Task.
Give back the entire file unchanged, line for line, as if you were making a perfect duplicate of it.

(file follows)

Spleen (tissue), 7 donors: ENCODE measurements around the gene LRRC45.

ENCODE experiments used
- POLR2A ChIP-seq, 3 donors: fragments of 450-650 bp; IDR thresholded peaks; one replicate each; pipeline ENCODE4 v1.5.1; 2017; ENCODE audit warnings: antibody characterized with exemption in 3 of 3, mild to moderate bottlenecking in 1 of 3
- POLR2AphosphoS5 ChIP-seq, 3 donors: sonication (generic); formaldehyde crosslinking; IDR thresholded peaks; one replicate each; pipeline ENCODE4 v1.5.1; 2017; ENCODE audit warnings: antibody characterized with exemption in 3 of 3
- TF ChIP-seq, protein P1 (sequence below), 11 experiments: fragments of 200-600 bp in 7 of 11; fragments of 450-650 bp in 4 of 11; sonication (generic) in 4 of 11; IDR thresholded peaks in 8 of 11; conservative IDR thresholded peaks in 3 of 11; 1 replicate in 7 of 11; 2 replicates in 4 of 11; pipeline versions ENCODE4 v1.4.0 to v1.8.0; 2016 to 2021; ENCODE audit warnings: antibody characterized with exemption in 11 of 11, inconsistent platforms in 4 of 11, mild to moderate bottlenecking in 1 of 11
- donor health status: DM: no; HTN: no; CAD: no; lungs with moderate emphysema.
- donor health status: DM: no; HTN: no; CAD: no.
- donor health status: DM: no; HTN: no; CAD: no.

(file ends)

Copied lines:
Spleen (tissue), 7 donors: ENCODE measurements around the gene LRRC45.

ENCODE experiments used
- POLR2A ChIP-seq, 3 donors: fragments of 450-650 bp; IDR thresholded peaks; one replicate each; pipeline ENCODE4 v1.5.1; 2017; ENCODE audit warnings: antibody characterized with exemption in 3 of 3, mild to moderate bottlenecking in 1 of 3
- POLR2AphosphoS5 ChIP-seq, 3 donors: sonication (generic); formaldehyde crosslinking; IDR thresholded peaks; one replicate each; pipeline ENCODE4 v1.5.1; 2017; ENCODE audit warnings: antibody characterized with exemption in 3 of 3
- TF ChIP-seq, protein P1 (sequence below), 11 experiments: fragments of 200-600 bp in 7 of 11; fragments of 450-650 bp in 4 of 11; sonication (generic) in 4 of 11; IDR thresholded peaks in 8 of 11; conservative IDR thresholded peaks in 3 of 11; 1 replicate in 7 of 11; 2 replicates in 4 of 11; pipeline versions ENCODE4 v1.4.0 to v1.8.0; 2016 to 2021; ENCODE audit warnings: antibody characterized with exemption in 11 of 11, inconsistent platforms in 4 of 11, mild to moderate bottlenecking in 1 of 11
- donor health status: DM: no; HTN: no; CAD: no; lungs with moderate emphysema.
- donor health status: DM: no; HTN: no; CAD: no.
- donor health status: DM: no; HTN: no; CAD: no.